Study proposes new biomarkers to determine the neuronal damage in Alzheimer's
Alzheimer's disease is the main neurodegenerative disease in old people for which there is no treatment or efficient prevention yet. Current diagnostic methods do not detect one of the earliest and most relevant alterations of the disease: the degree of synaptic dysfunction that shows the neuronal damage. A research study by the Intercellular Communication Group of the Faculty of Biology and the Institute of Neurosciences of the University of Barcelona (UBNeuro), led by Professor Fernando Aguado, has discovered molecules in the cerebrospinal fluid of patients with Alzheimer's that may be a potential biomarker of damage to synapses, the structure that allows communication between neurons.
The study has been published in the journal Translational Neurodegeneration, in an article whose first authors are the researchers Neus Barranco and Virginia Plá, and in which the Ph.D. student Irene Sánchez has also participated. Also, among the participants in the study are Alberto Lleó and Daniel Alcolea, from the Unit of Memory of the Neurology Service at Hospital de la Santa Creu i Sant Pau and the Center for Networking Biomedical Neurodegenerative Diseases (CIBERNED); Isidro Ferrer, from the Department of Pathology and Experimental Therapeutics of the UB, the Hospital de Bellvitge, the Bellvitge Biomedical Research Institute (IDIBELL) and CIBERNED; and Reiner Fischer-Colbrie, from the Department of Pharmacology of the Medical University of Innsbruck (Austria).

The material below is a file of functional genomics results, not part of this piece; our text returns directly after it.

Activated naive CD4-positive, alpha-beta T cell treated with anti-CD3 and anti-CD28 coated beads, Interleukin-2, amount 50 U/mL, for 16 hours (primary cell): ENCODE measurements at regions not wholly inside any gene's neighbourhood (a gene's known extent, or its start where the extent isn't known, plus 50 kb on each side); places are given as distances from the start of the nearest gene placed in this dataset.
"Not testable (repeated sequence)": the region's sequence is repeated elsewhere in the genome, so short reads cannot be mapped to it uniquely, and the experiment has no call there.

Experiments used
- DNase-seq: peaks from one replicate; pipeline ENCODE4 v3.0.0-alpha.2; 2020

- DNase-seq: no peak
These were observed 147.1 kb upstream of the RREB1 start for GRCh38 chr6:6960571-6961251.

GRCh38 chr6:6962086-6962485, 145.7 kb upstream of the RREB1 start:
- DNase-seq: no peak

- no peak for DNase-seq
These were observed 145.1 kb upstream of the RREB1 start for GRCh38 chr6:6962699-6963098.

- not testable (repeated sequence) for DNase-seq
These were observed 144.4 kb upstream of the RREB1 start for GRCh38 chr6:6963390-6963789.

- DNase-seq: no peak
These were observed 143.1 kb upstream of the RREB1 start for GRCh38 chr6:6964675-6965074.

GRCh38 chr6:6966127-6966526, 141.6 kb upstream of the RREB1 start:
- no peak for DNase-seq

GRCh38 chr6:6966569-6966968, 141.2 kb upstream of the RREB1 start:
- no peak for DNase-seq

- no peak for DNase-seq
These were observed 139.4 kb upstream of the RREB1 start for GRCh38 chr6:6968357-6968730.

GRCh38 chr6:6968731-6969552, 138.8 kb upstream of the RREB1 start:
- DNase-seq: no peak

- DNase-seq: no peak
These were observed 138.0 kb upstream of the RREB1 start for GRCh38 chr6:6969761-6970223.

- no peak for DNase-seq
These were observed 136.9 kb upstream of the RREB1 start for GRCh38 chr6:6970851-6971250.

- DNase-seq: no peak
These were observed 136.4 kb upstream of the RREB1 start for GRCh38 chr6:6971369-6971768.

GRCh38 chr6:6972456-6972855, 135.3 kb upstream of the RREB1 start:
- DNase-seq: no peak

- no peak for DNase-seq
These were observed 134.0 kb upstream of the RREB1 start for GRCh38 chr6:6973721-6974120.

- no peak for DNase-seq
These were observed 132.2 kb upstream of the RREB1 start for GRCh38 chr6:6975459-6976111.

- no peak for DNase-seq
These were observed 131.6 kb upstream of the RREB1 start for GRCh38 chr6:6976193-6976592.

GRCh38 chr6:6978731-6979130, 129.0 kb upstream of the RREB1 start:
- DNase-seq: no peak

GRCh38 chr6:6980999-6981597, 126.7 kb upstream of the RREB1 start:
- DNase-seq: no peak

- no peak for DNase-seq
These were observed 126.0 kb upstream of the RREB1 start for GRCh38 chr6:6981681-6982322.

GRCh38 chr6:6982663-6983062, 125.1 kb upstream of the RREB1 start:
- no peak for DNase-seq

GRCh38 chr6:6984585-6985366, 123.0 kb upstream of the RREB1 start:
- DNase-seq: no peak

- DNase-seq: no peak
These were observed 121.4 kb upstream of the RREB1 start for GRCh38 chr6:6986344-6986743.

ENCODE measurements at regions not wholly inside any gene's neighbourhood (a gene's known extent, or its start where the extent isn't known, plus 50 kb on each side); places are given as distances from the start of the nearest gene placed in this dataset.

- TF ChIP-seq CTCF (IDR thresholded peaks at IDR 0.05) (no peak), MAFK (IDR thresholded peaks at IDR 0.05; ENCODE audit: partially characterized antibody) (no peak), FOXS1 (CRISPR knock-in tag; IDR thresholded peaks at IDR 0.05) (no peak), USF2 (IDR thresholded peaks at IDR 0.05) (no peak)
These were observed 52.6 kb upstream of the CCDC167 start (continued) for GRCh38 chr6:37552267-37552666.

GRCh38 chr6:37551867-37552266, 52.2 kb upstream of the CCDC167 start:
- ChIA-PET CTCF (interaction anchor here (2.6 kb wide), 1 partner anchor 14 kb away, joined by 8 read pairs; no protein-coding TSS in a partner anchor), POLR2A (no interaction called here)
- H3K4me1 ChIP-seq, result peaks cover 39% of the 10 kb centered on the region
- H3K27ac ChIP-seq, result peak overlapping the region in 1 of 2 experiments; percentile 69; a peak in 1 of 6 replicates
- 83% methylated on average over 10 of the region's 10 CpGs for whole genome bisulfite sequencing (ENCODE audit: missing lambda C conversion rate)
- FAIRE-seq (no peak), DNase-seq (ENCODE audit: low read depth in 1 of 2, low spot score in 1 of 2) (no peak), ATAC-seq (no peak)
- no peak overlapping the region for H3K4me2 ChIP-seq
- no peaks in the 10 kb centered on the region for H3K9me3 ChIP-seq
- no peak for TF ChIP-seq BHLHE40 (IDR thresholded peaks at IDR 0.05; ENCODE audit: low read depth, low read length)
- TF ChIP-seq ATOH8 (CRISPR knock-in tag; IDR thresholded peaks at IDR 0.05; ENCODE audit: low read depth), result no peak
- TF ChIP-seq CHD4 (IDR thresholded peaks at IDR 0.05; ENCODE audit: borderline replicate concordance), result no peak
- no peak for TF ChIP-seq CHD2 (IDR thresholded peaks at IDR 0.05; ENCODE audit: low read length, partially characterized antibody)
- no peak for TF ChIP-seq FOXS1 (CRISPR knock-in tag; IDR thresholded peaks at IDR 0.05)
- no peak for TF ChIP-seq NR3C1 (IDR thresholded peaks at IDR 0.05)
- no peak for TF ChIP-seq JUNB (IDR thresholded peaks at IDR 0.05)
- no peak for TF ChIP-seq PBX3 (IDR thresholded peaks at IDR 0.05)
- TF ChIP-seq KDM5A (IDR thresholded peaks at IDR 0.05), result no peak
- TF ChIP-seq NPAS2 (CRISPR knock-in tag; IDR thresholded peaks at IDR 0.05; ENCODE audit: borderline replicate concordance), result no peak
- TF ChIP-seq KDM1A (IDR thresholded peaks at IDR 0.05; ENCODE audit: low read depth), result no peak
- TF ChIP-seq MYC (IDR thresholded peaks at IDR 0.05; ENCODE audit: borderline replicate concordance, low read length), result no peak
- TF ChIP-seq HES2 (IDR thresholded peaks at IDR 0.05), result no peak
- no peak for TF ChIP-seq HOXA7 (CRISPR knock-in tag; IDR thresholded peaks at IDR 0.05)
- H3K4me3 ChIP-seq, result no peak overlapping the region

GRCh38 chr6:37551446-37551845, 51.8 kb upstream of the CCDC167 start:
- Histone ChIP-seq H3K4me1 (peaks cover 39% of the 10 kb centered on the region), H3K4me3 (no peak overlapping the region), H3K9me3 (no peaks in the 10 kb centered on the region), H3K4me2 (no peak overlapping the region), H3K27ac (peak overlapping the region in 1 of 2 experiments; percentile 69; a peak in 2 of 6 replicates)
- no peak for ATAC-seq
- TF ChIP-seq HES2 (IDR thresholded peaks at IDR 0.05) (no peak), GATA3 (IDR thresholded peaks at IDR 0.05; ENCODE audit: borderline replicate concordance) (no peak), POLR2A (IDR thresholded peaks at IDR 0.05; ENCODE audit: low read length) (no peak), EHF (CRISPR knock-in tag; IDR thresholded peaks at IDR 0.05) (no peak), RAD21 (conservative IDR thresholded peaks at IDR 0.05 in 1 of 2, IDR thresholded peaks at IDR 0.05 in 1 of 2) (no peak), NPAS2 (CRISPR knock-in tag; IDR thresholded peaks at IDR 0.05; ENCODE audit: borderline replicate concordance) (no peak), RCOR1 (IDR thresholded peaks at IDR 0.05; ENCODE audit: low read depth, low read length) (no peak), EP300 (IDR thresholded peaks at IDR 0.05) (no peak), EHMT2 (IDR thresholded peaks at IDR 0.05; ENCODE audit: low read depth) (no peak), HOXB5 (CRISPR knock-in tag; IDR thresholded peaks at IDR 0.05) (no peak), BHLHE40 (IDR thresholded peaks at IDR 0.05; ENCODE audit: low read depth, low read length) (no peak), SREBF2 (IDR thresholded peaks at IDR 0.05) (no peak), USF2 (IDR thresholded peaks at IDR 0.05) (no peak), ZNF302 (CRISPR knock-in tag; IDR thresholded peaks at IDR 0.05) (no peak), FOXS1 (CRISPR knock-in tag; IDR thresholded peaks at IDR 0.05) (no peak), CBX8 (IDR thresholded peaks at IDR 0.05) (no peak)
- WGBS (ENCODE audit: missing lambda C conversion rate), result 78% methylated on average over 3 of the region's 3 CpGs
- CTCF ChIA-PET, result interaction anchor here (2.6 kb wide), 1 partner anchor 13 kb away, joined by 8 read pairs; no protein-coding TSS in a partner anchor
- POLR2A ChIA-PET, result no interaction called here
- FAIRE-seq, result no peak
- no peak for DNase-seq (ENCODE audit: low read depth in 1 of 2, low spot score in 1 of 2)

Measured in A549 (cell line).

Little-studied components of the brain dense center vesicles
Current methods for diagnosing Alzheimer's include cognitive impairment tests, neuroimaging techniques and cerebrospinal fluid analyses. The biomarkers in the cerebrospinal fluid are associated with the presence of amyloid plaques and neurofibrillary tangles, the main neuropathological marks of Alzheimer's disease. However, to date, no biomarkers have been identified that show evidence of early alterations in synapses, which are often associated with memory and cognition loss in Alzheimer's patients. According to Fernando Aguado, finding these indicators is "necessary to know about the progression of the disease, as well as to evaluate new treatments against the neurodegenerative processes it triggers."
In this study, researchers have analyzed several molecular components of dense core vesicles (DCVs) in the brain cortex and cerebrospinal fluid of patients with Alzheimer's and compared them with those of a control group. These vesicles secrete protein transmitters, such as neuropeptides and growth factors, in response to neuronal activity and they play a crucial role in modulating the activity and synaptic plasticity of neural circuits. "In this study, we have explored the possibility that little-studied secretable components of dense center vesicles in the brain may be altered in the cerebrospinal fluid and cortical tissue of patients with Alzheimer's" explains Aguado.
Correlation with neurodegeneration markers
The results show a correlation of the levels of two of these components, PC1/3 and PC2 proteins, with the degree of cognitive impairment and with established markers of neurodegeneration such as pathological aggregation of tau proteins in the brain. "For the first time, we demonstrate a correlation between the levels of these proteins and degrees of cognitive impairment and tauopathy. Considering that PC1/3 and PC2 are produced only by neurons and mostly secreted at synapses, we propose the potential use of the levels of these components as complementary biomarkers that can help determine synaptic damage and neurodegeneration in Alzheimer's patients," explains Fernando Aguado.
Regarding the applicability of these findings, the researcher points out that, although the work is evidence of the involvement of these proteins in the disease, more research is still needed before it can be translated into clinical practice.